At age 12 , we found that a third of the older group children were working for pay in rural areas, compared to only 12 percent in urban areas. The incidence of children working for pay was highest in the third age group among the Scheduled Tribes and Scheduled Castes.

However, what is interesting from the longitudinal analysis is that we find many of the children who were combining school with paid and unpaid work at age 12 (Round 2) have managed to complete higher secondary education. While a third of the children combining paid work and schooling have successfully completed higher secondary examinations, 47 percent of those combining unpaid work and schooling have completed Grade XII.

chart2

This evidence corroborates the government’s view that many students belonging to poor families may have no option but to work after school.

Moreover, time use related to hours spent in studying after school is a very significant factor, especially as a child progresses to higher grades. This is evident when one looks at children who have completed secondary education as against those who were unsuccessful in doing the same. We find that children spending three or more hours at work at age 12, are highly unlikely to complete secondary education.

Also, when children were asked to rank their daily activities, results showed that they liked school the most, followed by domestic tasks. Farm work was disliked by most of the children. Children from households who had some land were also required to work on the family farm during the peak agricultural season, which affected their time spent in school.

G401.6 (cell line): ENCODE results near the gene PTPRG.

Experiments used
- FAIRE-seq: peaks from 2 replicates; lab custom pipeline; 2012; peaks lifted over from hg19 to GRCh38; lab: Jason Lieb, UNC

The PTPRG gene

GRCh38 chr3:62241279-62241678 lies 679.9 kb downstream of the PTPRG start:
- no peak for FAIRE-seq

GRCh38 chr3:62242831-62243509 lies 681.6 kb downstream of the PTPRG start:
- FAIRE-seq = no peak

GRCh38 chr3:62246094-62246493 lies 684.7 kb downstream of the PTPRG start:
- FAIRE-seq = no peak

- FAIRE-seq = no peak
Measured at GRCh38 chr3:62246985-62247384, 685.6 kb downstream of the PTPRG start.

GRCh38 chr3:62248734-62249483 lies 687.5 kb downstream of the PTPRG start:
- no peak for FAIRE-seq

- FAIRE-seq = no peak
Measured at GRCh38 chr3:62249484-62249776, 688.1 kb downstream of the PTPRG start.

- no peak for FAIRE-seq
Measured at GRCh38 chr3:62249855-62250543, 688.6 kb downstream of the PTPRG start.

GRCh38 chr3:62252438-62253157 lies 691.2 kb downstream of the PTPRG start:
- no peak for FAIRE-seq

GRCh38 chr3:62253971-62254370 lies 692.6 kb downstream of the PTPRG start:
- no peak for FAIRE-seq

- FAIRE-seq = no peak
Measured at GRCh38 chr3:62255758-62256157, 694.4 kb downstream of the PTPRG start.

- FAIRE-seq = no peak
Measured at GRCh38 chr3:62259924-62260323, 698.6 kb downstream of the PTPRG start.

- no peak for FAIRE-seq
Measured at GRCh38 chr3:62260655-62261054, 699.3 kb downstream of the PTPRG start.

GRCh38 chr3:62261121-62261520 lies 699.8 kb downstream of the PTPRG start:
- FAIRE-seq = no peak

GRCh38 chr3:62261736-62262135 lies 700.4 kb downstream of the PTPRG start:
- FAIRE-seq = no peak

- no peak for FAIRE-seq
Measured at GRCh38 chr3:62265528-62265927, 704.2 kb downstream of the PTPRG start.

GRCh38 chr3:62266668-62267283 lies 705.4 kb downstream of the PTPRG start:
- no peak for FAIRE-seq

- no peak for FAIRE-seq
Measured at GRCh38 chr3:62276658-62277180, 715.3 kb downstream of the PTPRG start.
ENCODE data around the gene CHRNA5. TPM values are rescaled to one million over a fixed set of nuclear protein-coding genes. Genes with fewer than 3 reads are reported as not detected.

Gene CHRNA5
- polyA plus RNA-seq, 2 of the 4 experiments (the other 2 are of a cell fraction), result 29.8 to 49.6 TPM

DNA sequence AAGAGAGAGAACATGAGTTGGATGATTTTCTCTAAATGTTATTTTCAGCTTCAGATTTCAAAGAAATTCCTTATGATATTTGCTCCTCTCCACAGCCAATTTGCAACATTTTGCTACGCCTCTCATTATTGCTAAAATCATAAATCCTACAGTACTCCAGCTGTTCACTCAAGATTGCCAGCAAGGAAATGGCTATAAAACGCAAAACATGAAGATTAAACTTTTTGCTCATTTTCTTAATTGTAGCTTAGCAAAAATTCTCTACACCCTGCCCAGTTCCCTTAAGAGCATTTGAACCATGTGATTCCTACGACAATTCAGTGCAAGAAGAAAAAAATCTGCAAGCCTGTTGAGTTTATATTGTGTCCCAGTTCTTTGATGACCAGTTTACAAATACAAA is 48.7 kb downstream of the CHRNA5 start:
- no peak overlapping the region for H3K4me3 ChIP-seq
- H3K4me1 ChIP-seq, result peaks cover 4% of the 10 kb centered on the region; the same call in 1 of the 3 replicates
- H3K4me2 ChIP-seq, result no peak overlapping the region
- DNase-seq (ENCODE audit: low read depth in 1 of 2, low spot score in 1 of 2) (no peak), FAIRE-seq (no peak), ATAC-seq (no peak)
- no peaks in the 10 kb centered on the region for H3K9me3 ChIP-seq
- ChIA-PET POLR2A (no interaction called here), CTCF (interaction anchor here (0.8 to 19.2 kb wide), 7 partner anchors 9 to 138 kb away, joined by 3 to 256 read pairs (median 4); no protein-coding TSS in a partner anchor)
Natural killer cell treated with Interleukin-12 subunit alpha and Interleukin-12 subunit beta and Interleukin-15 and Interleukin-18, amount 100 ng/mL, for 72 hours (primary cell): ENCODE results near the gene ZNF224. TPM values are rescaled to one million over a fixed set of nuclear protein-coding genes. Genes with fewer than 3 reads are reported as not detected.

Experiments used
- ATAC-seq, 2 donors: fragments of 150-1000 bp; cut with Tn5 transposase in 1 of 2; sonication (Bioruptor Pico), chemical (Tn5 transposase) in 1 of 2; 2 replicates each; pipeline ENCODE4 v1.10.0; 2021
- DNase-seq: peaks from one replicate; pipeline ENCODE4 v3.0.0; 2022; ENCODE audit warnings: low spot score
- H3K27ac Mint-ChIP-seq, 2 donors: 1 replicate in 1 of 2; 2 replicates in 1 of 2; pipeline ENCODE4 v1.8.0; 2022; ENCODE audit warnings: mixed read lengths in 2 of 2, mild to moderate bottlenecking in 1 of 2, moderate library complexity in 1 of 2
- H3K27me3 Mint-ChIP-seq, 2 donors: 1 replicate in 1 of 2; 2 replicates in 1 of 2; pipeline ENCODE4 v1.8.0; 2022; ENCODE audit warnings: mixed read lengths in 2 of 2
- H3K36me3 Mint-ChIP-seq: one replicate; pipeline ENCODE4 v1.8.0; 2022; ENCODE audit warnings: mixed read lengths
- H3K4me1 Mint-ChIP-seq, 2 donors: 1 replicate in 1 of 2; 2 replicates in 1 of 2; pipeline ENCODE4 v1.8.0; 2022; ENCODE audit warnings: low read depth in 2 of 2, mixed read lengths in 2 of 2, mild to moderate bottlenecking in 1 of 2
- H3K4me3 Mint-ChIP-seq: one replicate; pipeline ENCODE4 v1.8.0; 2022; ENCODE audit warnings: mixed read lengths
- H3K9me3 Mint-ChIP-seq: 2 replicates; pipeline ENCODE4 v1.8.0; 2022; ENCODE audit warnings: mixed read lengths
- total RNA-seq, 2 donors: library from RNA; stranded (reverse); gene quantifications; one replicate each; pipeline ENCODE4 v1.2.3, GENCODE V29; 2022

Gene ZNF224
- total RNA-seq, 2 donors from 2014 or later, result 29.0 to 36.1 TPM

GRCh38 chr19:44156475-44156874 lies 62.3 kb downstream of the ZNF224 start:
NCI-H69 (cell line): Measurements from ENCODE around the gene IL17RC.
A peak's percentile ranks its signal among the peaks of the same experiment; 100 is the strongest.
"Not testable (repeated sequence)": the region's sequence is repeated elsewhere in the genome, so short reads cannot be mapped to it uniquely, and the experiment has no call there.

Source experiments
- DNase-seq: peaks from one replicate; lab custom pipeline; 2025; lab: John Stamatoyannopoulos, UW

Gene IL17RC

Children were required to juggle school, home and farm work for two to three months a year (from the end of August to November). Unable to strike a balance between the different forms of work, some children missed school and then found it difficult to continue attending. Not only does this show the seasonal pressures on children, but that children may be formally enrolled in school and yet be missing a large part of instruction during certain periods such as the harvesting season.

Young Lives believes that children manage home, school and work activities in complex ways and this is further complicated by a large number of factors including wealth status, land holdings, gender, caste, parental ill health, number of siblings and quality education.

While the Amendment is definitely a step in the right direction, we will need to ensure that children who are working in family enterprises are given the time and space to attend school regularly and more importantly be provided the encouragement and opportunity to study after school as well.

- Dr Renu Singh is Country Director at Young Lives India. She has trained as a Montessorian and special educato. Her doctoral study was on the inclusion of marginalised children. She has served on various government committees and working groups.


Published Date: May 13, 2015 08:40 am | Updated Date: May 14, 2015 11:27 am